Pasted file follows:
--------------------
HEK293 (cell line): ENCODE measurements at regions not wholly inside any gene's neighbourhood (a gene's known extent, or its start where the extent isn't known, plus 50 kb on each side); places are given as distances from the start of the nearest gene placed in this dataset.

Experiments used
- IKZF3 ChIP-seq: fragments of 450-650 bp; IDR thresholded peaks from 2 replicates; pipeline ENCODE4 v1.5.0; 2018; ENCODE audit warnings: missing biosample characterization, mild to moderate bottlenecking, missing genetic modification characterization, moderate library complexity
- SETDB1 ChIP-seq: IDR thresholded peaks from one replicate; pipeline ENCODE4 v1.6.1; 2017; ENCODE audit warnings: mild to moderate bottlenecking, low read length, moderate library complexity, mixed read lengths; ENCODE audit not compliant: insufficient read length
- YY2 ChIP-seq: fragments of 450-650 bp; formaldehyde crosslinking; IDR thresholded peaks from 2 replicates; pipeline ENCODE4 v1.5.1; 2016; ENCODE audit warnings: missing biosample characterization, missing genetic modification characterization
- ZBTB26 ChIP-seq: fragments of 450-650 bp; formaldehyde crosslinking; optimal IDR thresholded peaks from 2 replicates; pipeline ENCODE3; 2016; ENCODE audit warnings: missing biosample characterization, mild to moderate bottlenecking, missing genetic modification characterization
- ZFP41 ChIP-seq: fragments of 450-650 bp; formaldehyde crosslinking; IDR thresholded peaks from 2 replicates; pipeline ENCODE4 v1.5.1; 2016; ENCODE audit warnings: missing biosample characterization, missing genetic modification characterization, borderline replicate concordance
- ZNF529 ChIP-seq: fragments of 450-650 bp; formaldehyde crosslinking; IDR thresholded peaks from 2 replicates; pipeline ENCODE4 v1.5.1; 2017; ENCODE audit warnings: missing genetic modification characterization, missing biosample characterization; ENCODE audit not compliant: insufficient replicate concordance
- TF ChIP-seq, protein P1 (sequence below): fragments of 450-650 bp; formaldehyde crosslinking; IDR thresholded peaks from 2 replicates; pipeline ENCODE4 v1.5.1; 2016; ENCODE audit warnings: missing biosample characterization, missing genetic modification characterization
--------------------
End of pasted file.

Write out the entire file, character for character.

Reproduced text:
HEK293 (cell line): ENCODE measurements at regions not wholly inside any gene's neighbourhood (a gene's known extent, or its start where the extent isn't known, plus 50 kb on each side); places are given as distances from the start of the nearest gene placed in this dataset.

Experiments used
- IKZF3 ChIP-seq: fragments of 450-650 bp; IDR thresholded peaks from 2 replicates; pipeline ENCODE4 v1.5.0; 2018; ENCODE audit warnings: missing biosample characterization, mild to moderate bottlenecking, missing genetic modification characterization, moderate library complexity
- SETDB1 ChIP-seq: IDR thresholded peaks from one replicate; pipeline ENCODE4 v1.6.1; 2017; ENCODE audit warnings: mild to moderate bottlenecking, low read length, moderate library complexity, mixed read lengths; ENCODE audit not compliant: insufficient read length
- YY2 ChIP-seq: fragments of 450-650 bp; formaldehyde crosslinking; IDR thresholded peaks from 2 replicates; pipeline ENCODE4 v1.5.1; 2016; ENCODE audit warnings: missing biosample characterization, missing genetic modification characterization
- ZBTB26 ChIP-seq: fragments of 450-650 bp; formaldehyde crosslinking; optimal IDR thresholded peaks from 2 replicates; pipeline ENCODE3; 2016; ENCODE audit warnings: missing biosample characterization, mild to moderate bottlenecking, missing genetic modification characterization
- ZFP41 ChIP-seq: fragments of 450-650 bp; formaldehyde crosslinking; IDR thresholded peaks from 2 replicates; pipeline ENCODE4 v1.5.1; 2016; ENCODE audit warnings: missing biosample characterization, missing genetic modification characterization, borderline replicate concordance
- ZNF529 ChIP-seq: fragments of 450-650 bp; formaldehyde crosslinking; IDR thresholded peaks from 2 replicates; pipeline ENCODE4 v1.5.1; 2017; ENCODE audit warnings: missing genetic modification characterization, missing biosample characterization; ENCODE audit not compliant: insufficient replicate concordance
- TF ChIP-seq, protein P1 (sequence below): fragments of 450-650 bp; formaldehyde crosslinking; IDR thresholded peaks from 2 replicates; pipeline ENCODE4 v1.5.1; 2016; ENCODE audit warnings: missing biosample characterization, missing genetic modification characterization